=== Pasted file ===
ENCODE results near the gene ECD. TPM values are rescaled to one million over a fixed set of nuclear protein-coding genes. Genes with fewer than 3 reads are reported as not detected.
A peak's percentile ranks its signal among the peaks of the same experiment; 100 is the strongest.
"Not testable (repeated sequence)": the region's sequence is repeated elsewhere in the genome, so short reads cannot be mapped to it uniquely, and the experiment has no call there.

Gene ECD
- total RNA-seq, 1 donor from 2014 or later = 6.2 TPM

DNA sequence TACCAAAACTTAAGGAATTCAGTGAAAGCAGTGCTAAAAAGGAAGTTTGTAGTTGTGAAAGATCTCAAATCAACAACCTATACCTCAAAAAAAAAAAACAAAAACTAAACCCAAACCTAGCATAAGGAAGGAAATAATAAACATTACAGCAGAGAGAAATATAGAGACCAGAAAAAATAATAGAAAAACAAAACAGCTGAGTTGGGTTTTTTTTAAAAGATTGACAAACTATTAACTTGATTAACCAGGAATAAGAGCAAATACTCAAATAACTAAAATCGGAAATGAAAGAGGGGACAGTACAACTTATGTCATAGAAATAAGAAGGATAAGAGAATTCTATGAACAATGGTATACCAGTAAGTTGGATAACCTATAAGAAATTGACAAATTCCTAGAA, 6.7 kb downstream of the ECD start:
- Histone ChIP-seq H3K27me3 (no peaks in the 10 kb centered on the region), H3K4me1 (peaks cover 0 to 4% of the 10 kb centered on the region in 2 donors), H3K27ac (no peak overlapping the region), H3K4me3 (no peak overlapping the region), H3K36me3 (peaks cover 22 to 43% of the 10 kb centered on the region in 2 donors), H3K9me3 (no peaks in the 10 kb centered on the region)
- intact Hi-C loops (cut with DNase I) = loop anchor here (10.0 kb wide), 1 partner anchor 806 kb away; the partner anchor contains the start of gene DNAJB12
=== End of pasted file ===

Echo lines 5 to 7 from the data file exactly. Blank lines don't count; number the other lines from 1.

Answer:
- total RNA-seq, 1 donor from 2014 or later = 6.2 TPM

DNA sequence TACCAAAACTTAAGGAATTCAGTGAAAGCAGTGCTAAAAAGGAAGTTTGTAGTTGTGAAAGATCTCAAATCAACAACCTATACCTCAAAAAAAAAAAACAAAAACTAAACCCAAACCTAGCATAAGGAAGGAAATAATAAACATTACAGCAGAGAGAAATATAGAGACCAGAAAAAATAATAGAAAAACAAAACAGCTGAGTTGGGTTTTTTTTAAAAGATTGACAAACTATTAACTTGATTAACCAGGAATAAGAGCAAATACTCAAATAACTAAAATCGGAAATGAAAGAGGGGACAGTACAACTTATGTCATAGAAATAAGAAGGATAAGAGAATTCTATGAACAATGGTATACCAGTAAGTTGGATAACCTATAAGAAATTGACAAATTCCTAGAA, 6.7 kb downstream of the ECD start:
- Histone ChIP-seq H3K27me3 (no peaks in the 10 kb centered on the region), H3K4me1 (peaks cover 0 to 4% of the 10 kb centered on the region in 2 donors), H3K27ac (no peak overlapping the region), H3K4me3 (no peak overlapping the region), H3K36me3 (peaks cover 22 to 43% of the 10 kb centered on the region in 2 donors), H3K9me3 (no peaks in the 10 kb centered on the region)